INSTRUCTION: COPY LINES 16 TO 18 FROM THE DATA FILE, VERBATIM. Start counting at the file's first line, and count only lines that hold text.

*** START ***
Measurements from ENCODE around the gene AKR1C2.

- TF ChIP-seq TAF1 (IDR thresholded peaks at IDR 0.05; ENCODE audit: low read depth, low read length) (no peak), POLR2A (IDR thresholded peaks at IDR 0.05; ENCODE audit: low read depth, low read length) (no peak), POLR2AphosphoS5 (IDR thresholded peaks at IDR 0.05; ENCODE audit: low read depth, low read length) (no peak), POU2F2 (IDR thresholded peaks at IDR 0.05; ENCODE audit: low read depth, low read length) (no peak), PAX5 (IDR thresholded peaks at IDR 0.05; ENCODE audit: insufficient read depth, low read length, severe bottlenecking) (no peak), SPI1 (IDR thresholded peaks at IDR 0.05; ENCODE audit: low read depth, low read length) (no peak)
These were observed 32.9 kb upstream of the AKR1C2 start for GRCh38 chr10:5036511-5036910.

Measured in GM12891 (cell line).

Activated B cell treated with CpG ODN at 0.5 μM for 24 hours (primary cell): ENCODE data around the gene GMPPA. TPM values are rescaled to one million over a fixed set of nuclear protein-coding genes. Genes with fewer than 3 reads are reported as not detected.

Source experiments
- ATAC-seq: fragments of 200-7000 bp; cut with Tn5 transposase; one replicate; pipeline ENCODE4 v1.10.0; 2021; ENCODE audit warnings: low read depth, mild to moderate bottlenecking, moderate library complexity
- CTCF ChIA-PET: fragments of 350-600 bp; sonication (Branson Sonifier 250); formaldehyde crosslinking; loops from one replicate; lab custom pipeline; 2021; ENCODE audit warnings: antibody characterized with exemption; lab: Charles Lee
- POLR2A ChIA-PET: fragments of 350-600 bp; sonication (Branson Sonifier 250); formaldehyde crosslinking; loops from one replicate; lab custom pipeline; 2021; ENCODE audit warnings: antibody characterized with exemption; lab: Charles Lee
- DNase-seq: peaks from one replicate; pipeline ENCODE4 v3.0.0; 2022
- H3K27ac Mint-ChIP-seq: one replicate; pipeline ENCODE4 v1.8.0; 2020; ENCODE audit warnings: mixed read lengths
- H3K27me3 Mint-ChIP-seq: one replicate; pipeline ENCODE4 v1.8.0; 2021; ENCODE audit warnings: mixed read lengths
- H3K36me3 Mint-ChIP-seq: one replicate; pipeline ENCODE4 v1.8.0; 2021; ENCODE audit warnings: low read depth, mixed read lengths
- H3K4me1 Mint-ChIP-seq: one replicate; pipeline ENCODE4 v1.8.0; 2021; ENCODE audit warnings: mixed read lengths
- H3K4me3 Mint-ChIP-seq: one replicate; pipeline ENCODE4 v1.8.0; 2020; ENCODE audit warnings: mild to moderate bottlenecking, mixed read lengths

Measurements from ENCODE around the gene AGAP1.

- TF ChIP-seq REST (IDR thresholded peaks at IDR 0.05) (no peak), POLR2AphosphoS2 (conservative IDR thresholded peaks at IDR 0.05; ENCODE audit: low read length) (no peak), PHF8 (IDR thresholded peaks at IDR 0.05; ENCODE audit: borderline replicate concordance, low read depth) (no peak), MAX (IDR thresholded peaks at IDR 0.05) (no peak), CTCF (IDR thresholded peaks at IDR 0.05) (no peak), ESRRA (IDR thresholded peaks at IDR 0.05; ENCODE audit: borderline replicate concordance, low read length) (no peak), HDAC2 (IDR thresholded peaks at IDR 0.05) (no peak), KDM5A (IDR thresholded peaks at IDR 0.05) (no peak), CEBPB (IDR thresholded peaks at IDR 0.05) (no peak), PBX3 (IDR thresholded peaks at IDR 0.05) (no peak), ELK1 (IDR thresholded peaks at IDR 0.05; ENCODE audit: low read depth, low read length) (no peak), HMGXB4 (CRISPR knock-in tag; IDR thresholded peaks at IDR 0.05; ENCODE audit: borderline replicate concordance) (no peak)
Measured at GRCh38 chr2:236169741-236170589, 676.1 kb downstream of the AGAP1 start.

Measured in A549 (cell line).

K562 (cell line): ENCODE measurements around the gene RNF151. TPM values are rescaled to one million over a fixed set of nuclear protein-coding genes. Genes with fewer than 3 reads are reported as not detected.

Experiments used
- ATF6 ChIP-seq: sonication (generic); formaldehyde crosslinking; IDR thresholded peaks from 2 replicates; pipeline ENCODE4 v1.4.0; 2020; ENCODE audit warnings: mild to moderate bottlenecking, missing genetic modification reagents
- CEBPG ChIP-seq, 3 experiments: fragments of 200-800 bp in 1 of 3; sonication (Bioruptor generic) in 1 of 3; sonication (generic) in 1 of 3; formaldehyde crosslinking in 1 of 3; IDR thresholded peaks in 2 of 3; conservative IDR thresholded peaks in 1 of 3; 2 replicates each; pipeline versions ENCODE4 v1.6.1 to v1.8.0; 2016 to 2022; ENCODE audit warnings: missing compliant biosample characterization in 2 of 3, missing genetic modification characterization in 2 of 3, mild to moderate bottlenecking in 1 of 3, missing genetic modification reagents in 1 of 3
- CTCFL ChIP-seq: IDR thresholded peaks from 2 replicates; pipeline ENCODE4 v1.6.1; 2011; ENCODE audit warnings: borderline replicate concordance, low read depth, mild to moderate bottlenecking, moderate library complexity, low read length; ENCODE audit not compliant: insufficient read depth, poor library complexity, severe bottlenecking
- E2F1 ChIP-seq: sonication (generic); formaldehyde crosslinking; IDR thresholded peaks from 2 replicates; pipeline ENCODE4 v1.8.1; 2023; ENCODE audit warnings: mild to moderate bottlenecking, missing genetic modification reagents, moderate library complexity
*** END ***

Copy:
Measurements from ENCODE around the gene AGAP1.

- TF ChIP-seq REST (IDR thresholded peaks at IDR 0.05) (no peak), POLR2AphosphoS2 (conservative IDR thresholded peaks at IDR 0.05; ENCODE audit: low read length) (no peak), PHF8 (IDR thresholded peaks at IDR 0.05; ENCODE audit: borderline replicate concordance, low read depth) (no peak), MAX (IDR thresholded peaks at IDR 0.05) (no peak), CTCF (IDR thresholded peaks at IDR 0.05) (no peak), ESRRA (IDR thresholded peaks at IDR 0.05; ENCODE audit: borderline replicate concordance, low read length) (no peak), HDAC2 (IDR thresholded peaks at IDR 0.05) (no peak), KDM5A (IDR thresholded peaks at IDR 0.05) (no peak), CEBPB (IDR thresholded peaks at IDR 0.05) (no peak), PBX3 (IDR thresholded peaks at IDR 0.05) (no peak), ELK1 (IDR thresholded peaks at IDR 0.05; ENCODE audit: low read depth, low read length) (no peak), HMGXB4 (CRISPR knock-in tag; IDR thresholded peaks at IDR 0.05; ENCODE audit: borderline replicate concordance) (no peak)
Measured at GRCh38 chr2:236169741-236170589, 676.1 kb downstream of the AGAP1 start.